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Forget the Economy: Culture Vultures Prove Just as Vicious

By | [email protected] | October 1, 2014 1:10pm



It’s late on Friday and the weekly swing night held in hidden-away arts venue El Teatro Mandril  has attracted far fewer numbers than usual. The class is running some 45 minutes late, as if the organizers are still debating whether or not to go ahead with the whole thing. There is a low, uncomfortable murmur simmering through the bar area as awkward groups of hopeful attendees hesitantly sip their drinks. The tension is thick and gloopy – like dulce de leche left outside for hours on a hot summer’s day. Eventually, the instructors call us onto the dance floor. They have made their decision. The band strike up and the crowd, gingerly, starts swinging.

The story behind El Teatro Mandril is familiar to anyone who’s ever been to one of Buenos Aires’s many chameleonic cultural centers. These unique spaces claim multiple identities and self-define liberally as bars-cum-theaters-cum-night-schools-cum-nightclubs. (No doubt they have a hard time opening a Facebook account). The metaphorical rags to cultural-riches tale of El Teatro Mandril reads thus: an ex dingy basement is transformed into artsy creative hub, with a little help from the magic of extremely buena onda staff, buckets of stellar-value Campari and Orange, a cheeky, inviting box of free condoms at the door, and perhaps (in some cases, although entirely at the discretion of the party-goer, of course) a little of Buenos Aires more potent fairy dust.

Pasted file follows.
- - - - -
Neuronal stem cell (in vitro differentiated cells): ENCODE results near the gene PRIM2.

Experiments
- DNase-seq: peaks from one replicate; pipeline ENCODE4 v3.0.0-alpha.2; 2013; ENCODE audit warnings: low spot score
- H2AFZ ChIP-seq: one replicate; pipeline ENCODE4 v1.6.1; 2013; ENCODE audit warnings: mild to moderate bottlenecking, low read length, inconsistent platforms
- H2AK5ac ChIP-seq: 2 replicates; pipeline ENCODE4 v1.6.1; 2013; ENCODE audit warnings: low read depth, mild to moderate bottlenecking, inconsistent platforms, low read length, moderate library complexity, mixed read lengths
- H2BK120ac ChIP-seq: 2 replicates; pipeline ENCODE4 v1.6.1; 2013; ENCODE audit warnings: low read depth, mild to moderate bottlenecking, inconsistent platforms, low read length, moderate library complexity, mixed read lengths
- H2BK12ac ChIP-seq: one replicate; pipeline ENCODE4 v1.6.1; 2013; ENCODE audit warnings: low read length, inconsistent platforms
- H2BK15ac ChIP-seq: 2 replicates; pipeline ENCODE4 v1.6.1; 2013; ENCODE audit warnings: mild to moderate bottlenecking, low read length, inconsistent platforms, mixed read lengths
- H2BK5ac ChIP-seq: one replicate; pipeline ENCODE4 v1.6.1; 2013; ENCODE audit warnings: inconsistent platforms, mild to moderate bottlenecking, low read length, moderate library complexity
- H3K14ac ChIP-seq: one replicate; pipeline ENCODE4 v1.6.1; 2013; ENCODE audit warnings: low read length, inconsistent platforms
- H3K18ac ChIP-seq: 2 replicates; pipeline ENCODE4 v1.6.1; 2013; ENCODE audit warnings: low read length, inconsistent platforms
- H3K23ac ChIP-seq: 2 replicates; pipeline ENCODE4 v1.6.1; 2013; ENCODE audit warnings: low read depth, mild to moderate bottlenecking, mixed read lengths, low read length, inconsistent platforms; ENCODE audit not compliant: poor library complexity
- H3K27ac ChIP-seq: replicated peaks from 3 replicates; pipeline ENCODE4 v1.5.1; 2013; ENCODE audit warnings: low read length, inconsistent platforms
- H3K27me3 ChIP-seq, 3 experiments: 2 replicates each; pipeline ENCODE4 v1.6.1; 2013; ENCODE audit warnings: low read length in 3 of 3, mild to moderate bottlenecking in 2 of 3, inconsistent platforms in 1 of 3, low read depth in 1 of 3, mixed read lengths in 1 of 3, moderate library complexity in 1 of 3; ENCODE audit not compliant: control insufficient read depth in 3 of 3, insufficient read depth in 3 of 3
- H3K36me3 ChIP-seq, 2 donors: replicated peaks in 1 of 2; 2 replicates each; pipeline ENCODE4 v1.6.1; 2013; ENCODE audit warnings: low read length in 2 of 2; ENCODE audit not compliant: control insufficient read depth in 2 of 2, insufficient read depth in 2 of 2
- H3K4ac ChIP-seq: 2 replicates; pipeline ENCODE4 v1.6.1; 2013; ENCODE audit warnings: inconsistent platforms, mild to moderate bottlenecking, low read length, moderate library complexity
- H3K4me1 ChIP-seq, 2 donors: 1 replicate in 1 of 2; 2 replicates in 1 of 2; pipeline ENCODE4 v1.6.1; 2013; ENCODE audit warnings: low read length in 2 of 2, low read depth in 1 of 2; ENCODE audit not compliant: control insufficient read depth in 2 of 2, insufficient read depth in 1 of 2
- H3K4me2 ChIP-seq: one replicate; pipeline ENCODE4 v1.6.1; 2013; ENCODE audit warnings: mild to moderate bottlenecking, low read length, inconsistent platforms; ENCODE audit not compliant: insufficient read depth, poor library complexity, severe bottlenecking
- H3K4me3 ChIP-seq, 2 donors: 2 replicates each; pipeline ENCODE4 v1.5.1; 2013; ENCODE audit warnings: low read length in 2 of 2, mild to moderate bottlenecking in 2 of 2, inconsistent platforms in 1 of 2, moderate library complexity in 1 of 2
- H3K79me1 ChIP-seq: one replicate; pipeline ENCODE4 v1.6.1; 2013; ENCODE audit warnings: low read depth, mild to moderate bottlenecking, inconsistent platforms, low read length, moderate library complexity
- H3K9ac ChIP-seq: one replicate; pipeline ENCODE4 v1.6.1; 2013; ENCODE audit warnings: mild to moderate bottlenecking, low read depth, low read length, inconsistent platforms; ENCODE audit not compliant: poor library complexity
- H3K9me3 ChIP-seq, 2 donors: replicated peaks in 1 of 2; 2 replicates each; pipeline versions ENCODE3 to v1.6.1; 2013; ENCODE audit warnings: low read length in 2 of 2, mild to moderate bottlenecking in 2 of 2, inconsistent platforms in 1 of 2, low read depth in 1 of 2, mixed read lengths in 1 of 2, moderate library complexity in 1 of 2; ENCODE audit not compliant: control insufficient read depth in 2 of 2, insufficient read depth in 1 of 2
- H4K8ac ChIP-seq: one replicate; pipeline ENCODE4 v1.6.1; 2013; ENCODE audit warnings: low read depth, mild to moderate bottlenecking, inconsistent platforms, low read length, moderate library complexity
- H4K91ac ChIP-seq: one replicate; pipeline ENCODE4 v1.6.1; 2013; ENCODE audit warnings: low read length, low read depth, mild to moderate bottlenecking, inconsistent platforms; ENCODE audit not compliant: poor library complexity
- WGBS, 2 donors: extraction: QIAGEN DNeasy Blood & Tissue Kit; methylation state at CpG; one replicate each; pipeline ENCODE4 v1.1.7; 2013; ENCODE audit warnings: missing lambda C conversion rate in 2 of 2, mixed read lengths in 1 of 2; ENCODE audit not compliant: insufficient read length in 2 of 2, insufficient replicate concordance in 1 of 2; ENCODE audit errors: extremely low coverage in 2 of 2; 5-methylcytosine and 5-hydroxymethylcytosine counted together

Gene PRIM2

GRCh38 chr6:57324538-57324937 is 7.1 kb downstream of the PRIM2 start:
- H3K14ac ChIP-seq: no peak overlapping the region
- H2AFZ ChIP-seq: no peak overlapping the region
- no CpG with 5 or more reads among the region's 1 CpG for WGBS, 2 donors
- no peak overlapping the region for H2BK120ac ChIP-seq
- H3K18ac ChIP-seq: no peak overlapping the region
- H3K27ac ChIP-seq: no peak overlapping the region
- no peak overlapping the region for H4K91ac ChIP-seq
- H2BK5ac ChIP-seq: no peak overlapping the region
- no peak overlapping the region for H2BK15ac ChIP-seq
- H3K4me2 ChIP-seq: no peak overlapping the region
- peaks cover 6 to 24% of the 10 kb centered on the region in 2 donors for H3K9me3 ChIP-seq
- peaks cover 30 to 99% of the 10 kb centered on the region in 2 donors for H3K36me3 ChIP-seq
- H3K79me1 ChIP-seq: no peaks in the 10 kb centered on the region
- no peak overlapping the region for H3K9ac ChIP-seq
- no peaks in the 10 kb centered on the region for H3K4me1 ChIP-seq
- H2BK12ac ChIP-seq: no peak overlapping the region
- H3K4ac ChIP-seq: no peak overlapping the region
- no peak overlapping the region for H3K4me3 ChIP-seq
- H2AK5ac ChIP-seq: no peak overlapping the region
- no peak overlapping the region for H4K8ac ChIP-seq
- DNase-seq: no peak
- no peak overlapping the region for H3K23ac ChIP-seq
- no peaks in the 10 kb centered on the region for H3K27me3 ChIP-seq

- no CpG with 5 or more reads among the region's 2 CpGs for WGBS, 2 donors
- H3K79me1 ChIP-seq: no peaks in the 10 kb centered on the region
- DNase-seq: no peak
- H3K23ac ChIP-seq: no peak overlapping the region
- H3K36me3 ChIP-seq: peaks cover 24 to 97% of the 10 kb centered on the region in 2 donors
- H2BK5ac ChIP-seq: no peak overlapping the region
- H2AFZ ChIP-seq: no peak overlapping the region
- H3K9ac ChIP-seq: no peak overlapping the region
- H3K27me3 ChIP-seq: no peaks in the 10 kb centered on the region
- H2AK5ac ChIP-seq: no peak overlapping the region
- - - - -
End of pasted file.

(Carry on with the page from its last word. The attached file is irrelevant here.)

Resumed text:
However, it’s not an exaggeration to say that tonight it looks like our protagonists’ Fairy Godmother is on strike. In fact, El Teatro Mandril seems to be still suffering from the shock provoked by the turbulent affairs of the previous week, when the center  was temporarily closed down after a spot-check issued by the City Government. This is not the first time one of the capital’s cultural centers has come under threat.

Shockingly, over the past two years, the dogged, bureaucratic pursuit of these venues, which has become popularly known as “el clausurazo”, has seen more than 25 cultural centers spontaneously shut down, for various given (and highly dubious) reasons. Among the victimized institutions in question – a range of community centers, cultural and educational hubs, food cooperatives and independent theaters – are regional favorites such as Vuela El Pez (Villa Crespo), El Café de los Patriotas (La Paternal) and La Casa de Teresa (Villa Crespo). A full list of the known closings (although some parties purport knowledge of many more) was published last month by La Nación.